Zelenskyy’s Declining Popularity Could Open Western Door

War stalemate and a popular general are political trouble.

What’s happening: Recent polling in Ukraine revealed that if an election was held, President Volodymyr Zelenskyy would lose soundly to Valerii Zaluzhnyi — former Commander-in-Chief of the Armed Forces of Ukraine — though Zaluzhnyi has no presidential ambitions.

Why it matters: Zelenskyy took office without Western support. His declining popularity could open the door to replacing him with a president more in-line with Western interests.

Flashback: Zelenskyy won the 2019 election with the highest percentage of votes ever received by a Ukraine presidential candidate, though his popularity soon dwindled amid concerns about corruption. Russia’s invasion — and his decision to stay in Kyiv — rocketed approval ratings to stratospheric heights, which plummeted again two years into the war.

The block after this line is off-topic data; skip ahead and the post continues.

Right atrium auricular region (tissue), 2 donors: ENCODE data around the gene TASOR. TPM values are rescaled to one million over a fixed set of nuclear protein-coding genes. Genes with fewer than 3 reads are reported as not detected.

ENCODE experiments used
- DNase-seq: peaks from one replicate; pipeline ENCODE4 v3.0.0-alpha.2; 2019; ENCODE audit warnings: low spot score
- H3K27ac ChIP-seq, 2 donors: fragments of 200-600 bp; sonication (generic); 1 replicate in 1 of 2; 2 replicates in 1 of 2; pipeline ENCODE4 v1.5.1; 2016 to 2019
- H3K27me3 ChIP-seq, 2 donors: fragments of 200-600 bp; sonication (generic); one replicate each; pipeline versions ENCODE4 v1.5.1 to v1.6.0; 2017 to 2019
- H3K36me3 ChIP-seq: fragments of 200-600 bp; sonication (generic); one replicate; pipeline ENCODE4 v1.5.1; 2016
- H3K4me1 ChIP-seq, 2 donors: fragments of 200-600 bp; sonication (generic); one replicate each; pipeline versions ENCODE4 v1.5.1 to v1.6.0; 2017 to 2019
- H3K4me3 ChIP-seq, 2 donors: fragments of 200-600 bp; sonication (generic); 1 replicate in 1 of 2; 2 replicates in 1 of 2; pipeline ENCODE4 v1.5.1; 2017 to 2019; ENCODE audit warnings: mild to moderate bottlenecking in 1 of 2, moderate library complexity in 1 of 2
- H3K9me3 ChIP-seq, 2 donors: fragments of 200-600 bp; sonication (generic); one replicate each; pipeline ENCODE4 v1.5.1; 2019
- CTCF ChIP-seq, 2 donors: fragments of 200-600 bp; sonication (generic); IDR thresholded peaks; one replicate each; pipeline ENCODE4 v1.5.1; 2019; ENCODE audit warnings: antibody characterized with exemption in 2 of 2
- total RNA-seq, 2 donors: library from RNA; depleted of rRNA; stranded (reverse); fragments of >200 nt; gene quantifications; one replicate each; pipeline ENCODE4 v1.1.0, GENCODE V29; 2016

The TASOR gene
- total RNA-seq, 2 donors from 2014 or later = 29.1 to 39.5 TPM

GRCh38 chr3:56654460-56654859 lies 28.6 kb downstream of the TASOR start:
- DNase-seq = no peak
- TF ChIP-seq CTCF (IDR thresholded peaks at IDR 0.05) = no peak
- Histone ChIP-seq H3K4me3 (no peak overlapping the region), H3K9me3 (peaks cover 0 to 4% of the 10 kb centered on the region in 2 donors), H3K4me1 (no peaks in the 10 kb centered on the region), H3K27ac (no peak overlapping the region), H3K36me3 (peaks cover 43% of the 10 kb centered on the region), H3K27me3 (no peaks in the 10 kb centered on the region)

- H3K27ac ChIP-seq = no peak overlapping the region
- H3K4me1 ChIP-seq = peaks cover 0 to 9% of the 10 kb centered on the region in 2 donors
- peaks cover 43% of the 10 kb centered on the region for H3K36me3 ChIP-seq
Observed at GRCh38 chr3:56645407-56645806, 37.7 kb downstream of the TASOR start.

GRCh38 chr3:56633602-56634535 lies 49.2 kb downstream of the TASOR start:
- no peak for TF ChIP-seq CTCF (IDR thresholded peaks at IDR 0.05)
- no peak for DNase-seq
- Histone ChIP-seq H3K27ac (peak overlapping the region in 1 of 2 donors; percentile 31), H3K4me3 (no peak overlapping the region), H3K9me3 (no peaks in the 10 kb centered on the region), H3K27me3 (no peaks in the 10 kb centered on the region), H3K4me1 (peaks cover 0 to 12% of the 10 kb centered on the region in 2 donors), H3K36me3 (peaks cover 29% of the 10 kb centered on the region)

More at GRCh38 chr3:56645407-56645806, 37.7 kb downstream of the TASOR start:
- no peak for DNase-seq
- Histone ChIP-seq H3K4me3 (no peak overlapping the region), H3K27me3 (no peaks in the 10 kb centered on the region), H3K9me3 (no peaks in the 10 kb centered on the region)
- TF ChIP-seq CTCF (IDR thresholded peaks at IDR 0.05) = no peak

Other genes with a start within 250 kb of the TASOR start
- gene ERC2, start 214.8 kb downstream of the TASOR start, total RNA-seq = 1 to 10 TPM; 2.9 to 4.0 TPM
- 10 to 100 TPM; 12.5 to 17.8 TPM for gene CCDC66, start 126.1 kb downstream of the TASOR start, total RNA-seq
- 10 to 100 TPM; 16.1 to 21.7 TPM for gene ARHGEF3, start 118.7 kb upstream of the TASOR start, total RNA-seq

• Losing the battle: Russia currently controls 20 percent of Ukraine’s territory. While the war was effectively at a stalemate, in February Russia captured strategic city Avdiivka. Four days later, Zelenskyy fired Zaluzhnyi.

Welcomed by the West? Former TV star Zelenskyy won the presidency on a populist platform, in opposition to incumbent Petro Poroshenko — the West’s preference. Liberal internationalists were skeptical of Zelenskyy; one called him “dangerously pro-Russian.” If Zelenskyy gives way to a more pliable candidate, the West would have more say-so over post-war Ukraine.

What’s next: Elections scheduled for later this month were postponed due to martial law and will likely remain that way until the war is over.